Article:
Berkshire County, Massachusetts GenWeb Project


Incorporated 1762
Town Hall - 116 Main Road - (413) 243-1749
Hours - Open - 9 AM to 1 PM M-T
Annual Town Meeting - Second Tuesday after First Monday in May
Selectmen's Meeting Dates, Time & Place - 2nd & 4th Monday - 7 PM - Town Hall

Tyringham is a small, mountainous farming town in the southerly part of Berkshire County, 142 miles southwest of Boston; having Great Barrington and Lee on the northwest, Becket and Otis on the east, and Monterey on the southwest. It has 457 inhabitants, settled mainly in the valley of Hop Brook; which runs diagonally through the town from southeast to northwest, and enters the Housatonic River in Lee; furnishing, with its branches, the motive-power for two saw mills and two or three rake mills. The borders of this stream formerly abounded in wild hops. Goose Pond, in the northern part, is a beautiful sheet of about 225 acres, whose outlet is also an affluent of the Housatonic. Toby's Mountain, in the southwestern section of the town, was taken as a point of observation in the Trigonometrical Survey of the State. The soil, through rough and hard, is fertile; and the air is salubrious and the water pure.

The total product of the 76 farms in 1885 was $68,327. Tobacco was raised to the value of $5,162; and of maple sugar there were made 5,875 pounds, with 391 gallons of maple molasses. The manufactures amounted to $18,966. The number of legal voters was 130; and of dwelling-houses 101. The valuation in 1888 was $234,449, with a tax-rate of $11.43. The 6 public school-houses were valued at about $3,000. There are a Baptist and a Methodist church.
The central village (Tyringham) on Hop Brook is very neat and pleasant; and Shaker Village, north of it, bears the marks of tidiness and thrift for which these people are noted. The post-office is Tyringham. The localities called Fernside, Hop Brook, Jerusalem and Sodom are also reckoned as villages. The nearest railroad stations are those of the Housatonic Railroad at Lee and South Lee; to both of which are good carriage roads.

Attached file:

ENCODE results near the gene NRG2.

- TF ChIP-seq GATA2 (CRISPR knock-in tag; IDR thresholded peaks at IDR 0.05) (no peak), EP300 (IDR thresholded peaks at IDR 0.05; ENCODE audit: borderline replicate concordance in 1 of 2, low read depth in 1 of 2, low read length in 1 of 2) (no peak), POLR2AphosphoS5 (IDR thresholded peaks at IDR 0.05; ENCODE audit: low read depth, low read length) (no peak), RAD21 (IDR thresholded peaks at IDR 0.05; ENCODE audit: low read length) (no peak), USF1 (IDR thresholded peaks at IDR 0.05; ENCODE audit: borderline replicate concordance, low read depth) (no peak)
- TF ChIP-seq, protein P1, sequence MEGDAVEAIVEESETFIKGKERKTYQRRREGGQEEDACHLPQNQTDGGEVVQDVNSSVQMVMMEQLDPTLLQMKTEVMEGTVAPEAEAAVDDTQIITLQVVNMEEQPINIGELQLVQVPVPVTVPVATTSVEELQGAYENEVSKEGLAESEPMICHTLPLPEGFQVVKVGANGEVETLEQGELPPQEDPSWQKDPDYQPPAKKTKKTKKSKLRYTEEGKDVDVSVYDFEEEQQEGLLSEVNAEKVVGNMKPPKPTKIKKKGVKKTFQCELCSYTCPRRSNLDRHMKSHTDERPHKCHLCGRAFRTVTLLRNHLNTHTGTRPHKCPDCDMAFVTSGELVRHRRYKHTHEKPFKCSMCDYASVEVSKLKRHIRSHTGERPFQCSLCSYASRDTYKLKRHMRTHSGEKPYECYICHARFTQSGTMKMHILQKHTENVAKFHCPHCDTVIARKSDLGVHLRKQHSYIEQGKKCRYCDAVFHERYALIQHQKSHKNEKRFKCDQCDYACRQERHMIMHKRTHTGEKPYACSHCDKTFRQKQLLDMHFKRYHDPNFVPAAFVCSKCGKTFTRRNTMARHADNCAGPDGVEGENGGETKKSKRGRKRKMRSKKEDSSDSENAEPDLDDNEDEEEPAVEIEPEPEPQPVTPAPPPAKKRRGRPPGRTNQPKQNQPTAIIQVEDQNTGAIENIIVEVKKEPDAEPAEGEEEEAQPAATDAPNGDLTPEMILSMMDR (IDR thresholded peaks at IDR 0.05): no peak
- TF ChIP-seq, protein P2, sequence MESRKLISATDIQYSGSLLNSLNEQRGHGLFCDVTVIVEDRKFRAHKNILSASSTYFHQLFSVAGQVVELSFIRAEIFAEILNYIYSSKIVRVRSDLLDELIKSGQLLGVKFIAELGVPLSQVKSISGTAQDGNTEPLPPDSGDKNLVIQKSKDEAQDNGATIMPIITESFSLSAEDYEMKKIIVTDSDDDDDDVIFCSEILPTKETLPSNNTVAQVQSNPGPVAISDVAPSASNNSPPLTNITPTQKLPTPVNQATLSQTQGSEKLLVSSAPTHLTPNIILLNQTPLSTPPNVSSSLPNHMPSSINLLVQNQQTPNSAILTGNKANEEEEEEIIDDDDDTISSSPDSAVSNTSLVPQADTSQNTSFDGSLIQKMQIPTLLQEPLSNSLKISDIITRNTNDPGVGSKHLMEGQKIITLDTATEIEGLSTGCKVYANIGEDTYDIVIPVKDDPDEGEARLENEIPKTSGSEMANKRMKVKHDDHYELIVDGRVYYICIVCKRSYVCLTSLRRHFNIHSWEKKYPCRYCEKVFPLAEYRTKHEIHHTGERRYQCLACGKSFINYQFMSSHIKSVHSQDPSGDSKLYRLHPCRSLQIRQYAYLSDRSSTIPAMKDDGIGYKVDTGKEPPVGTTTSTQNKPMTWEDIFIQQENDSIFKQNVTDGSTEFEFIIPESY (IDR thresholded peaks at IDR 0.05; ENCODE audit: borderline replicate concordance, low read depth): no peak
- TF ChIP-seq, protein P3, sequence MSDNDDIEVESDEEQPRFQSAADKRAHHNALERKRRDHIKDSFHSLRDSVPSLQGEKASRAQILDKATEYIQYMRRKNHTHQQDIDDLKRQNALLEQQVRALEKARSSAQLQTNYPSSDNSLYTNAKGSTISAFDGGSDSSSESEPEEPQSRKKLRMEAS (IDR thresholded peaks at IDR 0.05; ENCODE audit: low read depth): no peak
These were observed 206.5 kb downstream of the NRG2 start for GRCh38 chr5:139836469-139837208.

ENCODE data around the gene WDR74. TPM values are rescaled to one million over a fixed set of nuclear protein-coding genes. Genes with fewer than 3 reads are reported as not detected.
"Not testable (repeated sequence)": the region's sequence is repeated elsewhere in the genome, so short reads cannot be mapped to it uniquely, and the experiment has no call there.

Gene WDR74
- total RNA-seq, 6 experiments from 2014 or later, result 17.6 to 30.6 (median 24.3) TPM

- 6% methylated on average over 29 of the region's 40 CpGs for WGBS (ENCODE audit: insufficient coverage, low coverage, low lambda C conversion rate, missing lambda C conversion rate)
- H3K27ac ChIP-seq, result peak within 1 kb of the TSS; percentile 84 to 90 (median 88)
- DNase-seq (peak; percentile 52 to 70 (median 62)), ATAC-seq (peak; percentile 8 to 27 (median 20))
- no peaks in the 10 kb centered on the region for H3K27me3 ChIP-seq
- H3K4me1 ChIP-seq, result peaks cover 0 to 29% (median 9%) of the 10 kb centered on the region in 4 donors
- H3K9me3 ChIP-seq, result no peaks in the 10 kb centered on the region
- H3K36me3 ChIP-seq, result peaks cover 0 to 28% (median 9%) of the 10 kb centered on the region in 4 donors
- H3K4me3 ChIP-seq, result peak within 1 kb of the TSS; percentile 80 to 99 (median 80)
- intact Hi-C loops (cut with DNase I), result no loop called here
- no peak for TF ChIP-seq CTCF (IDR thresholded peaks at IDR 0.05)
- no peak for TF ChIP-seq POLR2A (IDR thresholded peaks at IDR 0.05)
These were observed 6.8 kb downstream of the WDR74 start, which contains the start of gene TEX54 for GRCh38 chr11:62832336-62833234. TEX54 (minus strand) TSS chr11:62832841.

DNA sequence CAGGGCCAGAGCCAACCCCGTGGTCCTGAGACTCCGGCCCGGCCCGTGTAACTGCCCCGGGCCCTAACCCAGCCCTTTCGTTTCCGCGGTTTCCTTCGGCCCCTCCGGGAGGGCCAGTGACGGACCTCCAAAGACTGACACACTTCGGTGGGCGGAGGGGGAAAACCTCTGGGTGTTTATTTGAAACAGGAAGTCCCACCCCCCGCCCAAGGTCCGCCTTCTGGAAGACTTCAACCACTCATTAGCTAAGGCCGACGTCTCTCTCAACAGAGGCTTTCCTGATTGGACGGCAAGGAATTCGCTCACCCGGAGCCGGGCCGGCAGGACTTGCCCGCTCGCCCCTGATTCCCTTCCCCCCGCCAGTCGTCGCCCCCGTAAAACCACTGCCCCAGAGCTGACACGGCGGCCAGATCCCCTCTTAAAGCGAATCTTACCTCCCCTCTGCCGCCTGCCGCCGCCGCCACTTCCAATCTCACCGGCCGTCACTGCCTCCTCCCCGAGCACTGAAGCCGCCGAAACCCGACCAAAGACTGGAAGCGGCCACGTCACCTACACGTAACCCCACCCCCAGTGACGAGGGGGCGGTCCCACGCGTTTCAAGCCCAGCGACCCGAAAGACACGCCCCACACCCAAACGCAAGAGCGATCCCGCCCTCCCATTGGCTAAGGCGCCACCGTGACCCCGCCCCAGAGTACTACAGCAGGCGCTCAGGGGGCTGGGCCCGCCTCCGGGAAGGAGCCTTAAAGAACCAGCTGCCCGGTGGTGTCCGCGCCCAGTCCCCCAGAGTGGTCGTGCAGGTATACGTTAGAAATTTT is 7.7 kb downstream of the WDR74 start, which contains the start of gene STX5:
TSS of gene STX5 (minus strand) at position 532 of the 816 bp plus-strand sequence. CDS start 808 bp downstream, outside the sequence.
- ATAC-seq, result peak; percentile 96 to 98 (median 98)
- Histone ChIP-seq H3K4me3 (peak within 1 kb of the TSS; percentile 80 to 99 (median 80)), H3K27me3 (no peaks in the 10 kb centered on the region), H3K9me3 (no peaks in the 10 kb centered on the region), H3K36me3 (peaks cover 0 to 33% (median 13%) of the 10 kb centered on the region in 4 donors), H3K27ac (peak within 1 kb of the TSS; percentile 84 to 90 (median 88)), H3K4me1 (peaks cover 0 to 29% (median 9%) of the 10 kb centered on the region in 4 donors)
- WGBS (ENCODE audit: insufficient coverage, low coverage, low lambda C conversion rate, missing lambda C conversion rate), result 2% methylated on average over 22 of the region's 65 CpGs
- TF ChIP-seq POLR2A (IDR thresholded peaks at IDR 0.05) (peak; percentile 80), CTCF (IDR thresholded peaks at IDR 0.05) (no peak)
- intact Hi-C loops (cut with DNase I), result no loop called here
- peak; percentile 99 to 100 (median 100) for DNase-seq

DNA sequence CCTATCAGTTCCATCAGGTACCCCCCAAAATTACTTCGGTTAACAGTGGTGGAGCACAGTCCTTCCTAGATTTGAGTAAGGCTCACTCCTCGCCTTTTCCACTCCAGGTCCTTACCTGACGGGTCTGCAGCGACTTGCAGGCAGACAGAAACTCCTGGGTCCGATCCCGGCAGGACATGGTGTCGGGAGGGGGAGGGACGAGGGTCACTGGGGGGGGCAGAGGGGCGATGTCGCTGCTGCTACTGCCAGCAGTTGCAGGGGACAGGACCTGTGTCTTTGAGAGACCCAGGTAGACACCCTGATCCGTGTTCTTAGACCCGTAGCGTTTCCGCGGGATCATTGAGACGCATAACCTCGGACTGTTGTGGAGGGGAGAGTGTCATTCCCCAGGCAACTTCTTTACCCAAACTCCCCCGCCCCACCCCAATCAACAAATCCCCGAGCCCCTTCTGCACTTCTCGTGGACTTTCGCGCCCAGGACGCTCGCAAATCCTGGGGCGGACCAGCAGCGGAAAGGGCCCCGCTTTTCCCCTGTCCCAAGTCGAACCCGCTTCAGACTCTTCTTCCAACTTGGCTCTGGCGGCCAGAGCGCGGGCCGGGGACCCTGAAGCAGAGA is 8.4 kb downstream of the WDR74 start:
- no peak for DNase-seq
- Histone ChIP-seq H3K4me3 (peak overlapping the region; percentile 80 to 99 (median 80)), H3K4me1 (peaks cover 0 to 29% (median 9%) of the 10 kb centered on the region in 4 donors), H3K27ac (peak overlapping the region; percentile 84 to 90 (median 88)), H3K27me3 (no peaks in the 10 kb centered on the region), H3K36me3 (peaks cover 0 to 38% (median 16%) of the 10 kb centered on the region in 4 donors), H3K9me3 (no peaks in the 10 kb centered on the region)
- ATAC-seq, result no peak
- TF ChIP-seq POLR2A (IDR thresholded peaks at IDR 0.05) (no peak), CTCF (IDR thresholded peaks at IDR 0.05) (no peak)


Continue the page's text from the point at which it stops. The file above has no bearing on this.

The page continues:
Lieut. Isaac Garfield and others commenced a settlement in this-place in 1739; and were followed the same year by Capt. John Brewer, of Hopkinton, who erected mills, In 1744, during the French and Indian War, some government soldiers were stationed here, and several houses were fortified. The first settler on Hop Brook was Thomas Orton, who built a log-house here as early as 1743. The Rev. Adonijah Bidwell, settled in 1750, was the first minister. The town originally existed as "Number One," and was incorporated as a town, March 6, 1762. Governor Bernard gave its name of Tyringham, of which English family he became the representative in 1770. This town sent 36 men into the service of the Union in the late war, and lost none.

pp. 647-648 in Nason and Varney's Massachusetts Gazetteer, 1890

Tyringham, Massachusetts Vital Records to 1850. Originally published in 1903 by the New England Historic Genealogical Society this item is assumed to be in the public domain and has been reproduced here. Be sure to take a look at the abbreviation key and source information. Contributed by Claire Smith.
A - D E - M N - Z
Courtesy of Claire Smith and Laurel O'Donnell
A -D E - M N - Z
Courtesy of Claire Smith and Laurel O'Donnell
A -D E - M N - Z
Courtesy of Claire Smith and Laurel O'Donnell
Tyringham Cemetery
MAP - 1876
Source: County Atlas of Berkshire, Massachusetts. From actual survey by and under the Direction of F. W. Beers, Published by R. T. White & Co., 36 Vesey Street, New York, 1876.
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